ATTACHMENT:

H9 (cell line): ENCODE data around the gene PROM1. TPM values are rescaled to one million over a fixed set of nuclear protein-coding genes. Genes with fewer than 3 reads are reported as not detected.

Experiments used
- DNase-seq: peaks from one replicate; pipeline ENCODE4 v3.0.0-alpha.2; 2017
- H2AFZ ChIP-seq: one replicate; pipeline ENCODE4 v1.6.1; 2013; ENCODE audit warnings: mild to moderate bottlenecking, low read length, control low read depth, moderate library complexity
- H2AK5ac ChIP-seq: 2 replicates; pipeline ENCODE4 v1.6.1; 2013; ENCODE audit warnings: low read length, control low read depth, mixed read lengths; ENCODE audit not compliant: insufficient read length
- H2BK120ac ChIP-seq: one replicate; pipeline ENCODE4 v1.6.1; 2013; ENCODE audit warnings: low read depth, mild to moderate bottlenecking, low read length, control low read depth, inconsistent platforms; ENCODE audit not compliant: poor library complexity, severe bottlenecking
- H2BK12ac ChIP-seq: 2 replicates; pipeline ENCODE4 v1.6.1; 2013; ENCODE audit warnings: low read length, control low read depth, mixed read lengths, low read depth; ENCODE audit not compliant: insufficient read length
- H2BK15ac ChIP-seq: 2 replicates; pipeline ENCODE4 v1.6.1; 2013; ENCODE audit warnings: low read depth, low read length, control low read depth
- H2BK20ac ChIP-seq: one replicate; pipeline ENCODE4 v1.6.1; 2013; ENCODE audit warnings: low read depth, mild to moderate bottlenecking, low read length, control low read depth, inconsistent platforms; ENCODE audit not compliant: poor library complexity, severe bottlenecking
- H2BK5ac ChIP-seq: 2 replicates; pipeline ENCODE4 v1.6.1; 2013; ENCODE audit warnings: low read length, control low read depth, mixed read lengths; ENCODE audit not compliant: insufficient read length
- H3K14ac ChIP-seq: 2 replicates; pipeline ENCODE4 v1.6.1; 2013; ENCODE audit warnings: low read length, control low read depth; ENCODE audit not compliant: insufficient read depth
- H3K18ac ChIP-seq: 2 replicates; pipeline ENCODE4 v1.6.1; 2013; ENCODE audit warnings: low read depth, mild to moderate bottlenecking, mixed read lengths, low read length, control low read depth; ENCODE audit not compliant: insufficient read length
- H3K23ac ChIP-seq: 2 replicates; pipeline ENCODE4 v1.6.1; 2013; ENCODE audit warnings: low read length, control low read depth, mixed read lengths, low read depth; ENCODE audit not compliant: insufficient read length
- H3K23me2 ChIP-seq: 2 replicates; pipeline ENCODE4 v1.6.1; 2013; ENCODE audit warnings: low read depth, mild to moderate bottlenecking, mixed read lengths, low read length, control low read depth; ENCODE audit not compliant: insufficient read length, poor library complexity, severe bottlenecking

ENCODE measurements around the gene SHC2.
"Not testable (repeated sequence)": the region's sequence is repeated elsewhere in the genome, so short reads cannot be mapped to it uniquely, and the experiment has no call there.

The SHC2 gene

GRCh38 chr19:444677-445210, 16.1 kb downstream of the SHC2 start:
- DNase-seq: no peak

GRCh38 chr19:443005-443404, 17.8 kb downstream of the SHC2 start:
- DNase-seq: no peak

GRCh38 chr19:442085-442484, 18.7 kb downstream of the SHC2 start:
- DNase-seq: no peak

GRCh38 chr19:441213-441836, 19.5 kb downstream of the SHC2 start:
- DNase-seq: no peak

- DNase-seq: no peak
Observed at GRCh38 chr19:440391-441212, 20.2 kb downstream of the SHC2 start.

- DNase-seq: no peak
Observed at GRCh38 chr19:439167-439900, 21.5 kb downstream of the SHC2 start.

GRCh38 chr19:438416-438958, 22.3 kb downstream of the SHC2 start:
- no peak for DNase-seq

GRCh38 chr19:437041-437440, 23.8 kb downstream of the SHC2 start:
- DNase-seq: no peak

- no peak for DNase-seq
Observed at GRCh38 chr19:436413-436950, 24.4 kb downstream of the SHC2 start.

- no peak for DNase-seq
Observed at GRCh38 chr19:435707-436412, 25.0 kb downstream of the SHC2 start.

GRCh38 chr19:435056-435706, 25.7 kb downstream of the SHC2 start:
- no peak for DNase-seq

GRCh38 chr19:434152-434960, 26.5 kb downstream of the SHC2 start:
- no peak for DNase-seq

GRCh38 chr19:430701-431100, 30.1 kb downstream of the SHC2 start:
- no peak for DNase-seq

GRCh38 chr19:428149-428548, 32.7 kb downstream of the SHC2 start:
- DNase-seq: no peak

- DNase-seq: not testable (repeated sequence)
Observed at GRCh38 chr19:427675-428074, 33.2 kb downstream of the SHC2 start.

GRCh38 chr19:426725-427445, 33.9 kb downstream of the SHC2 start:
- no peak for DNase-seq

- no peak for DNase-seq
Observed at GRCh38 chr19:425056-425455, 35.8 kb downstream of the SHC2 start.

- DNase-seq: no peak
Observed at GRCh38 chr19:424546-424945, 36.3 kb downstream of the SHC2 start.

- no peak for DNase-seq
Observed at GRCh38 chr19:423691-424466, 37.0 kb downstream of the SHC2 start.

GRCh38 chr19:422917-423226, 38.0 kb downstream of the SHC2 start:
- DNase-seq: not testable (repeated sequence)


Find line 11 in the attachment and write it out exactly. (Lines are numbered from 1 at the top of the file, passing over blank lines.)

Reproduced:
- H3K14ac ChIP-seq: 2 replicates; pipeline ENCODE4 v1.6.1; 2013; ENCODE audit warnings: low read length, control low read depth; ENCODE audit not compliant: insufficient read depth